EXAMPLES | WORD ORIGIN noun . Literature ( often initial capital letter) a theory or practice of a group of poets in England and America between 1909 and 1917 who believed that poetry should employ the language of common speech, create new rhythms, have complete freedom in subject matter, and present a clear, concentrated, and precise image. a style of poetry that employs free verse and the patterns and rhythms of common speech. Origin of imagism
First recorded in
-ism Related forms im·ag·ist, noun, adjective im·ag·is·tic, adjective im·ag·is·ti·cal·ly, adverb
Based on the Random House Unabridged Dictionary, © Random House, Inc. 2019
Examples from the Web for imagism Historical Examples of imagism
But there is good verbalism, distinct from lyricism or
imagism, and in this Laforgue is a master.
In the first place “
Imagism” does not mean merely the presentation of pictures.
Imagism” refers to the manner of presentation, not to the subject.
And it is an illuminating fact that among poets and men conversant with many poetic idioms,
Imagism is rarely misconceived. Imagism asks to be judged by different standards from those employed in Nineteenth-Century art. British Dictionary definitions for imagism noun a poetic movement in England and America between 1912 and 1917, initiated chiefly by Ezra Pound, advocating the use of ordinary speech and the precise presentation of images Derived Forms imagist, noun, adjective imagistic, adjective imagistically, adverb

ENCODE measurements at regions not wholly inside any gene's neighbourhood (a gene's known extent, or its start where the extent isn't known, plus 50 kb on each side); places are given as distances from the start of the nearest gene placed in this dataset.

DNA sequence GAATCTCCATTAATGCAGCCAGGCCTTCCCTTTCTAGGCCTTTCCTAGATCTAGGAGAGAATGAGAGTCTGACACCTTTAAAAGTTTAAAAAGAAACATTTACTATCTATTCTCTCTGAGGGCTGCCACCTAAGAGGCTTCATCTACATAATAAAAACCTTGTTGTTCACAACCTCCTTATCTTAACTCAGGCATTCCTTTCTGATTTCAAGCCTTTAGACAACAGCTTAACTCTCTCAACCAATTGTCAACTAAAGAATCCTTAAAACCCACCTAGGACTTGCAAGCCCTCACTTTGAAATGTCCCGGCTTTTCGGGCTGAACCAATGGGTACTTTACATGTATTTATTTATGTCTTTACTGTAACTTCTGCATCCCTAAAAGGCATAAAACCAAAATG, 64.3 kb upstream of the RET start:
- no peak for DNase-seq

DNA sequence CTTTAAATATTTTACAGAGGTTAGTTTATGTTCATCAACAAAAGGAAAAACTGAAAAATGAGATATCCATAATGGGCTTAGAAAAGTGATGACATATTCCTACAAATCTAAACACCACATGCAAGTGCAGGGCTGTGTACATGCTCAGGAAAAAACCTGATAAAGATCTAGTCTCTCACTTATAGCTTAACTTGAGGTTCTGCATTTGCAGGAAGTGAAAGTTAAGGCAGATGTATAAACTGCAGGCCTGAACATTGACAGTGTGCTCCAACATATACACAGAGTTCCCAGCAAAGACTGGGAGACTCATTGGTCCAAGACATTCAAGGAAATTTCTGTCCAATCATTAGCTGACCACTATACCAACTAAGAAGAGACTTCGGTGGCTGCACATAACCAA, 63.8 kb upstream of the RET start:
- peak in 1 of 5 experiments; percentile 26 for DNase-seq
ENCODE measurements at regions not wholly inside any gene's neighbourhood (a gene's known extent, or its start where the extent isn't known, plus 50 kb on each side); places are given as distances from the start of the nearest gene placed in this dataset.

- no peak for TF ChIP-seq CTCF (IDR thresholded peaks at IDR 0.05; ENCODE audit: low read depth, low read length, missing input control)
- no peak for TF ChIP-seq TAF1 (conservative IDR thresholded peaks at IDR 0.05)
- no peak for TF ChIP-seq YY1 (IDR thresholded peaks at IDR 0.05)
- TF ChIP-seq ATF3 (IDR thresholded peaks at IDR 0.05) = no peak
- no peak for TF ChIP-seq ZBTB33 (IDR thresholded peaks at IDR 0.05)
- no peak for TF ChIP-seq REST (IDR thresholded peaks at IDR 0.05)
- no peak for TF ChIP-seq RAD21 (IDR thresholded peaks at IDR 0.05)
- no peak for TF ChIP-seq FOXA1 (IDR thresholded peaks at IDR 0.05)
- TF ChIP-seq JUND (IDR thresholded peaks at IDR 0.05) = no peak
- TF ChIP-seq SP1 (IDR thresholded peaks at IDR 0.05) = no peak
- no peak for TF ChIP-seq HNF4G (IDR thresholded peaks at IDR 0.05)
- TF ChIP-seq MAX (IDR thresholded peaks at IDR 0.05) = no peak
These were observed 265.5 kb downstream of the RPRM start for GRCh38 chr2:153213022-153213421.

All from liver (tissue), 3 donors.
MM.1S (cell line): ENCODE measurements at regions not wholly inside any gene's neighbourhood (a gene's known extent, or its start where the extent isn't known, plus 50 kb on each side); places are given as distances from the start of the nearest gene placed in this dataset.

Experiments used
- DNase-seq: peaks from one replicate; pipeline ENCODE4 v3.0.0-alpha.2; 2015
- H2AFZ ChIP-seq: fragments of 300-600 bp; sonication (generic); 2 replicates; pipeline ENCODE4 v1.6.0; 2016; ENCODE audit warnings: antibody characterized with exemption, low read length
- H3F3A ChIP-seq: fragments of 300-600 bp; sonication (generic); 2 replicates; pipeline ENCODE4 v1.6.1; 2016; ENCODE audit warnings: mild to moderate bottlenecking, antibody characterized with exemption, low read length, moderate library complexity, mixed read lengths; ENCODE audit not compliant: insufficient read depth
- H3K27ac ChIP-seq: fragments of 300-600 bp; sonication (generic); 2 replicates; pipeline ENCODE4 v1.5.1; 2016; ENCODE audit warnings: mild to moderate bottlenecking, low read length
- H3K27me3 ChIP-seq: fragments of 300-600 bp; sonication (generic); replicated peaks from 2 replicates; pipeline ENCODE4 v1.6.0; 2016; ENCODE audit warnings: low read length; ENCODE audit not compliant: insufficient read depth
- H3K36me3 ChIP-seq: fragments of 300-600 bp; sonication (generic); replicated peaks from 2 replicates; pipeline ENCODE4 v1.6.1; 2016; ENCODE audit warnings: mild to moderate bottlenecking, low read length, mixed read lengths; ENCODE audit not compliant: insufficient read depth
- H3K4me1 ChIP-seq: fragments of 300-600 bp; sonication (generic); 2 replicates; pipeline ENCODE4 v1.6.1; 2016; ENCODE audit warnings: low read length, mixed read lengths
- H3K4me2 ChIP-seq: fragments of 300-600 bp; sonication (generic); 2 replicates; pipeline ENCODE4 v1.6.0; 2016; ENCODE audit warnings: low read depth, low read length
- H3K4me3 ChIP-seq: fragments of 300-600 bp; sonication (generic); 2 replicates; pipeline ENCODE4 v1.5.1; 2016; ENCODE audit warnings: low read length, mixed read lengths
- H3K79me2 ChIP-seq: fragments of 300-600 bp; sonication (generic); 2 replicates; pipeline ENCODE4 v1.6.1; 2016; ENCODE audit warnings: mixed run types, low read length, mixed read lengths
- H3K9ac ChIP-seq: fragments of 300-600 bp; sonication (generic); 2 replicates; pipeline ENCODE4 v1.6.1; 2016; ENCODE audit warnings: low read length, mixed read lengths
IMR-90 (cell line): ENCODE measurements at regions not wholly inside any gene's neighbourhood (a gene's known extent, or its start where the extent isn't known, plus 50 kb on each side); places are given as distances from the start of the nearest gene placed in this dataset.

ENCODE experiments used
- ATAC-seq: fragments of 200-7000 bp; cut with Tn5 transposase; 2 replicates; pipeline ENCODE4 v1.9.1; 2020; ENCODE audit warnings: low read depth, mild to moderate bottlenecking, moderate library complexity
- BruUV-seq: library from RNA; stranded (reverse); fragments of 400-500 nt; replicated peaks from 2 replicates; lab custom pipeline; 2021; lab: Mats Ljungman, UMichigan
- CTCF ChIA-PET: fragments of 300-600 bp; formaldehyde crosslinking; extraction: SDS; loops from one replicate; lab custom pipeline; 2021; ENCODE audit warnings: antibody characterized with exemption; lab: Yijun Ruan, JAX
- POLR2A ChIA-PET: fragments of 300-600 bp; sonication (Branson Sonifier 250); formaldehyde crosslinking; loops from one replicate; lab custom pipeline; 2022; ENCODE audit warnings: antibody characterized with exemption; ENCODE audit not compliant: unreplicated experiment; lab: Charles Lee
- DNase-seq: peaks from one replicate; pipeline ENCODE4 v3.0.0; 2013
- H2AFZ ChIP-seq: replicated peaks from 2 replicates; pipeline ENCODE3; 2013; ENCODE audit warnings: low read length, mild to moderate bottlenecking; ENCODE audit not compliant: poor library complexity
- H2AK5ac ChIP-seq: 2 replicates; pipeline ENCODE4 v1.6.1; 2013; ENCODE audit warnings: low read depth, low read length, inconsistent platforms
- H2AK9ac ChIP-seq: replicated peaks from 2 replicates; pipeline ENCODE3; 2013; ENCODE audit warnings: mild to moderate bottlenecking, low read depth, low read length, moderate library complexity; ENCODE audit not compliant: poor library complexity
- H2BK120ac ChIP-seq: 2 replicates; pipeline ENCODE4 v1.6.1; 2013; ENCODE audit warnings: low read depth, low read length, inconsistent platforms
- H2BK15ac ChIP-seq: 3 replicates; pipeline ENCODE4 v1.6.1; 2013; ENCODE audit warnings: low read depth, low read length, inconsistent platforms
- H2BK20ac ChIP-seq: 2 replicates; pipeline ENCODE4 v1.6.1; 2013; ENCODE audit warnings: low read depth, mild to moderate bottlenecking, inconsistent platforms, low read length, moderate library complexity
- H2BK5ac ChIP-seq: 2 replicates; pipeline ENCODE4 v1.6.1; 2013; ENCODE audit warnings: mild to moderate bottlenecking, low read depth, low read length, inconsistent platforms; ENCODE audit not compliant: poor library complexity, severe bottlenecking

Collins English Dictionary - Complete & Unabridged 2012 Digital Edition
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Word Origin and History for imagism n.
name of a movement in poetry that sought clarity of expression through use of precise visual images, "hard light, clear edges," coined 1912 by Ezra Pound; see
image + -ism. Related: Imagist.
Online Etymology Dictionary, © 2010 Douglas Harper